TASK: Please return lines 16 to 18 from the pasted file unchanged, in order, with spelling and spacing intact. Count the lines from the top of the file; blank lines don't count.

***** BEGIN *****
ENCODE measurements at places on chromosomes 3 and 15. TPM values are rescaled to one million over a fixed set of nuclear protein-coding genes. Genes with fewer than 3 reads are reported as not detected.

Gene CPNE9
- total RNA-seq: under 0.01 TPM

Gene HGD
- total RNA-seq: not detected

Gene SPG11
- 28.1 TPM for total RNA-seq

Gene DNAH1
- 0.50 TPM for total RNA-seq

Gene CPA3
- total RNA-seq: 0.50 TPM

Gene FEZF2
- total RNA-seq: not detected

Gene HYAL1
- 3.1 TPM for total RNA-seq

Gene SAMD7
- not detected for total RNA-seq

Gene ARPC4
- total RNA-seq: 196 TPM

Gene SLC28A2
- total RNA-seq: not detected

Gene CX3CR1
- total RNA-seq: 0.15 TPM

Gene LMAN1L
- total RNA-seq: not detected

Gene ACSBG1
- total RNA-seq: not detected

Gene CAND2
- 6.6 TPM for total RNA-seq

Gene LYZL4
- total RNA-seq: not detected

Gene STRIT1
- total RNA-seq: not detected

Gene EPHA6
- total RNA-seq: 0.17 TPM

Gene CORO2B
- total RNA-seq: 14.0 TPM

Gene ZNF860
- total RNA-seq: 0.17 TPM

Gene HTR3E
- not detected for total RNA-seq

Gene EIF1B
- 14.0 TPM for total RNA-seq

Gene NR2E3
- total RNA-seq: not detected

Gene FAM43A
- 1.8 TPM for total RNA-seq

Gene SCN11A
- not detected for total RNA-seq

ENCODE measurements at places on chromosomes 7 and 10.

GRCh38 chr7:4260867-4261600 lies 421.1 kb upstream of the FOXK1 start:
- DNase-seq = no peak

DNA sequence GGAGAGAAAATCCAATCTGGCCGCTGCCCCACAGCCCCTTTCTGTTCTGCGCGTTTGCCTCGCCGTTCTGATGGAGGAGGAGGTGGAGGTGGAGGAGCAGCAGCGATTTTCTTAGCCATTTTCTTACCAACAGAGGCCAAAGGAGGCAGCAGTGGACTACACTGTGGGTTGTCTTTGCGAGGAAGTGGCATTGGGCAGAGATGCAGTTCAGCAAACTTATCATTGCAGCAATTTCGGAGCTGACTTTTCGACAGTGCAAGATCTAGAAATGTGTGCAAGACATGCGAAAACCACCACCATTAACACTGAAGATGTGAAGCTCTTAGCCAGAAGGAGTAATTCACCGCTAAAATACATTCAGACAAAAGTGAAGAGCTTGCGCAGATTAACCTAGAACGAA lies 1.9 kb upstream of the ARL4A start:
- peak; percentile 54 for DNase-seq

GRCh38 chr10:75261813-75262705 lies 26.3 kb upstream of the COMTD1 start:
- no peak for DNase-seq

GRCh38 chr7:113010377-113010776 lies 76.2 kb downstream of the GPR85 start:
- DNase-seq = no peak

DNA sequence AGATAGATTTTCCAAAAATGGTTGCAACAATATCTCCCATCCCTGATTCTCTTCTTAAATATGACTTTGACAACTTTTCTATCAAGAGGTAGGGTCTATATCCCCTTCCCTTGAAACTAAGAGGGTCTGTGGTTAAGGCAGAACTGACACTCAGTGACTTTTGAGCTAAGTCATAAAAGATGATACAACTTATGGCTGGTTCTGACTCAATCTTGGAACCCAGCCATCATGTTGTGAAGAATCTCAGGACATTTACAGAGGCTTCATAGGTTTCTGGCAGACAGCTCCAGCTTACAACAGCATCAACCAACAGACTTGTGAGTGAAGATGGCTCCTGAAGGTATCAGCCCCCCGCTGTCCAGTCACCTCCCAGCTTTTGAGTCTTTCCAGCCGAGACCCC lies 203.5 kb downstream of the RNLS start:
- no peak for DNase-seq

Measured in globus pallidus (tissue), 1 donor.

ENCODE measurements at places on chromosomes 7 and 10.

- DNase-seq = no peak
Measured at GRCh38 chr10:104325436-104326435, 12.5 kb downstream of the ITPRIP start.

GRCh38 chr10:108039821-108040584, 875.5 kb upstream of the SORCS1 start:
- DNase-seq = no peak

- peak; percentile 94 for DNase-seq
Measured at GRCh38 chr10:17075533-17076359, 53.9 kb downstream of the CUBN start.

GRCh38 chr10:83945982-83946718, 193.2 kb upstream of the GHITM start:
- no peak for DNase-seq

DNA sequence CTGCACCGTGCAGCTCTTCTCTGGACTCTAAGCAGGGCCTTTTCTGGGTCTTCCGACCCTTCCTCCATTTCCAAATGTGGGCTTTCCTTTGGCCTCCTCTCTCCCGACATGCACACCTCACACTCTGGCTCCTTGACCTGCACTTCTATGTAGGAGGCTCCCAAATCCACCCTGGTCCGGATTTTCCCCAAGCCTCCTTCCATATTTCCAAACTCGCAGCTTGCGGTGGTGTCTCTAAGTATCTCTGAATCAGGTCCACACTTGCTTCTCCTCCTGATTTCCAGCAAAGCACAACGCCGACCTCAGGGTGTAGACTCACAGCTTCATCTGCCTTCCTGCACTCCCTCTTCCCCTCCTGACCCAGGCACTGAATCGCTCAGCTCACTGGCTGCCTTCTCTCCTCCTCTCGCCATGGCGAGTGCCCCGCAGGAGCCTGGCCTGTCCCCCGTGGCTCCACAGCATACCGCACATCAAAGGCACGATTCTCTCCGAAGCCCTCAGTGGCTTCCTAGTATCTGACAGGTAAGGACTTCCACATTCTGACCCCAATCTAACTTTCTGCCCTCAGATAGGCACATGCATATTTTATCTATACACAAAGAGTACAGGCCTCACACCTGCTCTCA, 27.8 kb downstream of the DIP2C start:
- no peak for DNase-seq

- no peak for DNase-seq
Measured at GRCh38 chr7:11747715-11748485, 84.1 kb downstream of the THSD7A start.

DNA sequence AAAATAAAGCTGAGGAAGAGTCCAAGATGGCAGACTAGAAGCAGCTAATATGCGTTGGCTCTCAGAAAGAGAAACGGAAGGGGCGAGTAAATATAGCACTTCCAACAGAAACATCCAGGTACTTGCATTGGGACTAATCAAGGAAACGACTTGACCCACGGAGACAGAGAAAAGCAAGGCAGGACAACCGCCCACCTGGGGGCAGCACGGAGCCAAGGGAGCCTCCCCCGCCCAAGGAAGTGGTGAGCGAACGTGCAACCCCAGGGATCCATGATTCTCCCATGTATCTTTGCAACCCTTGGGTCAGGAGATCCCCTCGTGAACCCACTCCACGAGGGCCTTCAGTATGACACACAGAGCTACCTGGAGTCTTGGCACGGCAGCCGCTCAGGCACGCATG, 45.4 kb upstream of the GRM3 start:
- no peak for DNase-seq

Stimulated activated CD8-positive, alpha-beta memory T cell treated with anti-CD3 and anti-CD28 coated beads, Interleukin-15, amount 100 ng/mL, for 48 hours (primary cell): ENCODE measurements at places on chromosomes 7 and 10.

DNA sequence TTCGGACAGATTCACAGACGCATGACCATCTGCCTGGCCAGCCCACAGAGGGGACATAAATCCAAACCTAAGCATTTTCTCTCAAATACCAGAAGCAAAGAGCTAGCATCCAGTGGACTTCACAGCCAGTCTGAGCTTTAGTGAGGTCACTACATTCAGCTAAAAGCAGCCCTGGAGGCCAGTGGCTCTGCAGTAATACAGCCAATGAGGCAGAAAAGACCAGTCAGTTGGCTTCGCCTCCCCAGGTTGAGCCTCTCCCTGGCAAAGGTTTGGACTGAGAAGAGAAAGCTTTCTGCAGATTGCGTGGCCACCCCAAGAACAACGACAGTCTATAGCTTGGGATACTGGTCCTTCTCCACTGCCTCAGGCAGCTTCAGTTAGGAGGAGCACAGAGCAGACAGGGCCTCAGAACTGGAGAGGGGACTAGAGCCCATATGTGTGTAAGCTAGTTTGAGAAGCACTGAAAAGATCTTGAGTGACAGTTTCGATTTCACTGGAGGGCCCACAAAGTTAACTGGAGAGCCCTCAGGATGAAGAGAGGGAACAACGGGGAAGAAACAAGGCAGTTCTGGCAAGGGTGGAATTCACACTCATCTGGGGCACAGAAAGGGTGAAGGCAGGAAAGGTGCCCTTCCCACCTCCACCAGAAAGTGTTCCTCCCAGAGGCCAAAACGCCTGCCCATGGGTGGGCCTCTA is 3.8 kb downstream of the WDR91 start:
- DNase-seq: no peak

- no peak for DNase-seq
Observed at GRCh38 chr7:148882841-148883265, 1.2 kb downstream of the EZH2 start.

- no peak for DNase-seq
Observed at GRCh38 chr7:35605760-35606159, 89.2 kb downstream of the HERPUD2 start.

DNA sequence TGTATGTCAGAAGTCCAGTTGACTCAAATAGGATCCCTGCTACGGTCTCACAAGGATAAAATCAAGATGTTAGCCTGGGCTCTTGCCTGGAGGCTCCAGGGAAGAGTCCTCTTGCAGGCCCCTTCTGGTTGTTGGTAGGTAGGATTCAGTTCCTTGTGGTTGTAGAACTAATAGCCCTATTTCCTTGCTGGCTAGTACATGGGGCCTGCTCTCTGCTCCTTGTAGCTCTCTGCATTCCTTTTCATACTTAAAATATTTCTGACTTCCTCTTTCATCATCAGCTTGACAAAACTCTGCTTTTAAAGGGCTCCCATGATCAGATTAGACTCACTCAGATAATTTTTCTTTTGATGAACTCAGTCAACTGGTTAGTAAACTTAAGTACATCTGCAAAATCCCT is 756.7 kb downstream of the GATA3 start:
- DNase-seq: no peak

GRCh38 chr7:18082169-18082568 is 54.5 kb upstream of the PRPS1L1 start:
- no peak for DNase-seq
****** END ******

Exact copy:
Gene SAMD7
- not detected for total RNA-seq

Gene ARPC4